meags222 on LibraryThing 3 months ago
This book is the 2nd book following the lives of a detective and an imprisoned psychopath. The detective was once the victim of the psychopath and now she has escaped from jail. I enjoyed the first book and this book was quite interesting as well. It took me a little while to get into it. The detective in the book is addicted to drugs and self-destructive. At times I must admit that I really couldn't sympathize with the detective regardless of what he had been through. Even with all the support around him, Archie (the detective) still can't seem to open up to help of any kind. I found the dynamic of the relationships in this novel so bizarre. Even though Archie is brought to the brink of death he still has sexual fantasies about his killer and goes as far as wanting to visit his torturer. I wouldn't say this is a classic that will be around forever and I don't think it will win any awards. This being said, it was a good read to keep you in suspence.
miyurose on LibraryThing 3 months ago
I think that Chelsea Cain has really explored an area that is rarely seen in suspense fiction¿ What happens to the victims? What happens to those who have been attacked, tortured, nearly killed? How do they cope? Is it possible to live your life like nothing happened? When this book begins, you think that maybe Archie has started down a new path¿ He¿s taking fewer pills, he hasn¿t seen Gretchen in months, he¿s moved back in with his ex-wife and kids¿ But then Gretchen sings her siren song, and once again Archie can¿t help but to come running. I think in this book, more than in Heartsick, you learn a little more about who Archie really is, and of the true nature of the relationship between he and Gretchen.There are no ¿heroes¿ in this book, but there is a lot of obsession. Archie is obsessed with Gretchen, who is in turn obsessed with him. Henry is obsessed with keeping Archie away from Gretchen. Susan is obsessed with the chase for a story, and not a little obsessed with herself. Everyone has their own personal motives, and these motives push the story along. But in the end they manage to work together to bring about what may not exactly be a happy ending, but is at least some closure.I think the Senator Cassell (sic) mystery gets a little buried under all of the Archie & Gretchen stuff, but it still has an interesting ending. A third book in this series is due next September, and I can¿t wait!
bookappeal on LibraryThing 3 months ago
Just as creepy as Heartsick and Archie is even more interesting in the sequel. Susan's character is better developed in this story, too. The ending could have been better.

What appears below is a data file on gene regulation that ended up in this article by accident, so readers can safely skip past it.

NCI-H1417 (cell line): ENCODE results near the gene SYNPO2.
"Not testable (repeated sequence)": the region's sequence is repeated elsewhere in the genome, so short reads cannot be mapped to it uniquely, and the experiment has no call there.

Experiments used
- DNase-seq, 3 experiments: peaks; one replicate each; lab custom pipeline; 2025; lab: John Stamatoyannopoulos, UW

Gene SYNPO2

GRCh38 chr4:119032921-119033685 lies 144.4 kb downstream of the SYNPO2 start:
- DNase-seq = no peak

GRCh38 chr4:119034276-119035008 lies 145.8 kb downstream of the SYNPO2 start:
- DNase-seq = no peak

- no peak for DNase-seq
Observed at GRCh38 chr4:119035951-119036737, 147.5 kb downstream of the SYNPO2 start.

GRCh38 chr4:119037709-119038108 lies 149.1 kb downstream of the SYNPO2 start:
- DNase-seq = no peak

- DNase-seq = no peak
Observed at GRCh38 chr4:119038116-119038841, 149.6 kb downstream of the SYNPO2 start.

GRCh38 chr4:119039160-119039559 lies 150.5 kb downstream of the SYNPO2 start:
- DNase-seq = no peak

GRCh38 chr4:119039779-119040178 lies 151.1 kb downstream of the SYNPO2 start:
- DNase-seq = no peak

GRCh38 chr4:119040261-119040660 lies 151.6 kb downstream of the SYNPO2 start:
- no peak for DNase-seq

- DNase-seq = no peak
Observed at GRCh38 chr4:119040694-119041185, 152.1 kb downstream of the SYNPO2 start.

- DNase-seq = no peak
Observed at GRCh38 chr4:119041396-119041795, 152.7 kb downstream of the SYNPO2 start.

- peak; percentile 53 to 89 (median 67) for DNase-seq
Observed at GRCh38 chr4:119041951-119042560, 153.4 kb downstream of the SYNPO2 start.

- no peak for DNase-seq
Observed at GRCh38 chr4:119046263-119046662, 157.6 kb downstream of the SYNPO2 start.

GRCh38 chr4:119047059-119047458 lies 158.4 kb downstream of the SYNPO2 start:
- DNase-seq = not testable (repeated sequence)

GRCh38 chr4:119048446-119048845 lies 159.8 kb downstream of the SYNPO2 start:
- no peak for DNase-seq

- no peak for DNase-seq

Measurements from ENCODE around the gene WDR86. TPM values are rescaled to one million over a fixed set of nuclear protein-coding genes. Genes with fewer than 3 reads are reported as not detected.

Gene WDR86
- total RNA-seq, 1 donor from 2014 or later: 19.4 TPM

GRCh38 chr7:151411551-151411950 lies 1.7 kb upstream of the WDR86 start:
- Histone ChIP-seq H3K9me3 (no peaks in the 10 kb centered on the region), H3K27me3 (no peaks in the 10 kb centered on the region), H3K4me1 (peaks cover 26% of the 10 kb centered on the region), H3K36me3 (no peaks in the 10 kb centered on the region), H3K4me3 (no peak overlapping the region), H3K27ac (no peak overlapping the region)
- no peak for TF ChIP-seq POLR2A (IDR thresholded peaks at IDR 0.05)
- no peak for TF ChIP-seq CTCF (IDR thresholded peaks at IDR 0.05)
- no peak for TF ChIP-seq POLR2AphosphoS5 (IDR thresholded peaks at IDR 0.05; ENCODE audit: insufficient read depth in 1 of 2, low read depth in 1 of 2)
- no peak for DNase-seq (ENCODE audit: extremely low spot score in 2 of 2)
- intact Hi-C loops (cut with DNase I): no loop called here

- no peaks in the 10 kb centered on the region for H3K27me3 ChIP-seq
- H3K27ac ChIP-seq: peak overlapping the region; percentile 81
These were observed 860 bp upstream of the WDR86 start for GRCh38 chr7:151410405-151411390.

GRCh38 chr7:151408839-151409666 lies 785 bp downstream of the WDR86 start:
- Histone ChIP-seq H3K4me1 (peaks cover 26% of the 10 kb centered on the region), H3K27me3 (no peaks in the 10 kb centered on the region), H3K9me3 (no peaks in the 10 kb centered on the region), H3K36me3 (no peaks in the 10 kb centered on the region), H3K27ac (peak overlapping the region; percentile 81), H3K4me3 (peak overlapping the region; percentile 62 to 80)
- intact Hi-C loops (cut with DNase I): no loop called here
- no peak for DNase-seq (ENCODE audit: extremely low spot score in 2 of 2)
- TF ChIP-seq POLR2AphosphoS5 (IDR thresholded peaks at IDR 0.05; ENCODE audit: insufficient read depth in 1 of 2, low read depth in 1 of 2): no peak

gretchenlg on LibraryThing 3 months ago
Admirable follow-up to Heartsick. More is revealed about the relationship between Gretchen and Archie, but surrounding characters are even more compelling, especially reporter Susan and her mother Bliss, and Archie's protector and friend, Henry.
readingrat on LibraryThing 3 months ago
In this follow up book to Heartsick, the relationship between Gretchen Lowell and Archie Sheridan has evolved from predator/victim into a bizarre mutual destructive obsession for both. This adds a unique psychological angle to the story of Archie's pursuit of Gretchen and conversely Gretchen's pursuit of Archie, which ultimately makes this book extremely hard to put down.
Cauterize on LibraryThing 3 months ago
This is the second book by Chelsea Cain about Archie, a police detective, and Gretchen, a totally uncompromising female serial killer. It sort of loosely follows the plot of Silence of the Lambs/Manhunter. Gretchen was apparently captured in the previous book and Archie has been visiting her in jail to get help with his latest case and also to get the burial places of the 200 people Gretchen killed. The difference is the sick, twisted relationship the two have. Where Clarisse (sp?) was fearful of Hannibal but was using him to further her career, Archie is a seasoned detective who is afraid of his own obsession with Gretchen. For in the first book, when Gretchen was free, she kidnapped Archie and tortured him for 10 days. And there is the delight of the book. The flashbacks of when Archie was hunting Gretchen and her torturing him are GRUESOME. Love it. Gretchen likes to kill, she's smart and she has no redeeming qualities. No wishy-washy girl who has empathy because, you know, women are born with it. No, Gretchen is badass. Archie is trying to pick up his life in this book, but it's hard with Gretchen on his mind. This book is great balancing out the twistedness of Gretchen who embraces it, with Archie who fears his own twisted yearnings for Gretchen.